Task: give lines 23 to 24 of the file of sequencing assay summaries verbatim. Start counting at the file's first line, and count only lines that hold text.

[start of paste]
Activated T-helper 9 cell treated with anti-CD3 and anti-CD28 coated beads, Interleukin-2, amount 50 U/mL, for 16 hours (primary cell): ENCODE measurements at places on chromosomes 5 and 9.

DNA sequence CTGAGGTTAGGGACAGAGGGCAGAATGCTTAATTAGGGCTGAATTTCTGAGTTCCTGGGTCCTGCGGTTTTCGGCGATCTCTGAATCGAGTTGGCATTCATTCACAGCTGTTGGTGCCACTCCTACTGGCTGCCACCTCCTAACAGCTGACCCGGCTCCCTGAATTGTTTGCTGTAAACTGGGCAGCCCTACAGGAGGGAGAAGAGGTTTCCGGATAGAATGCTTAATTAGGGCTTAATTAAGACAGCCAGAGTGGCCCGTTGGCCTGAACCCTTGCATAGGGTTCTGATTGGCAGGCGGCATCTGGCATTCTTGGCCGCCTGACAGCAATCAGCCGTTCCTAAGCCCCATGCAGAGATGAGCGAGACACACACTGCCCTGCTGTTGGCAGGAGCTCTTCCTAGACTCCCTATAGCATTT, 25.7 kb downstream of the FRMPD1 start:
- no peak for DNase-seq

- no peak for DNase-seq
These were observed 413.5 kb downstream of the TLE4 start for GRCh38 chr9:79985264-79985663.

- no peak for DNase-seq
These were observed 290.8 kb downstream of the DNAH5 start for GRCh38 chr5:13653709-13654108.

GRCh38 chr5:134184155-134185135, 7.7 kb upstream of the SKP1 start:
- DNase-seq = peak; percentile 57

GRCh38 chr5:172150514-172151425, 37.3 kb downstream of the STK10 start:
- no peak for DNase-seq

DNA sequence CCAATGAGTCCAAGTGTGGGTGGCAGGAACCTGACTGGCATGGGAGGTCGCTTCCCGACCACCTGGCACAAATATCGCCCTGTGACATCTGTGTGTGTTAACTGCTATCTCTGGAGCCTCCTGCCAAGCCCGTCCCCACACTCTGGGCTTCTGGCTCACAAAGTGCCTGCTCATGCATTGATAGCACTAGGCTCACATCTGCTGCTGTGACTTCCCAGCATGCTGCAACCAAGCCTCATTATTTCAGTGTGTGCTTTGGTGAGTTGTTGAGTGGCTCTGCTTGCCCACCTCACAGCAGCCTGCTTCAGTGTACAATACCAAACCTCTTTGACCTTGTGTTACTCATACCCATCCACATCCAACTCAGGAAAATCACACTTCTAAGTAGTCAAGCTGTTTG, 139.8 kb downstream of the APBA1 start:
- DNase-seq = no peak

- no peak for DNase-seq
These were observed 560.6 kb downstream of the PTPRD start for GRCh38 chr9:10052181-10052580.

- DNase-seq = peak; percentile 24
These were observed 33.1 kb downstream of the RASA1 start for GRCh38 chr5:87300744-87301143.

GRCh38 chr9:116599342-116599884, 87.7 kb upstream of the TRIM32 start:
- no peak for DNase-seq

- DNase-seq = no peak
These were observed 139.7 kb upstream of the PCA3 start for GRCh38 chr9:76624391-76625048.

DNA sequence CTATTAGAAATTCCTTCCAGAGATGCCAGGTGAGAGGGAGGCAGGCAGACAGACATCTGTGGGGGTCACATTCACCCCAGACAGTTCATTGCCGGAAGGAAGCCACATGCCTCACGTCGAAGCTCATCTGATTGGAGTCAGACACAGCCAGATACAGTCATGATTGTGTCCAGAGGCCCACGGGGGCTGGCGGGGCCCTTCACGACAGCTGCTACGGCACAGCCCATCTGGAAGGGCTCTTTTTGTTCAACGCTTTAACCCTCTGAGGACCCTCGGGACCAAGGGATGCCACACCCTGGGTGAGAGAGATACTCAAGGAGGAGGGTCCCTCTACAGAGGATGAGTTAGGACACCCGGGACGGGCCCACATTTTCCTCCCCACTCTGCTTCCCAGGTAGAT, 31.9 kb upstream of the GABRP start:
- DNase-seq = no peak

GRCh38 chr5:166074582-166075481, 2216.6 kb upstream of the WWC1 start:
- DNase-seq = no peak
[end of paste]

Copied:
- DNase-seq = no peak

GRCh38 chr5:166074582-166075481, 2216.6 kb upstream of the WWC1 start: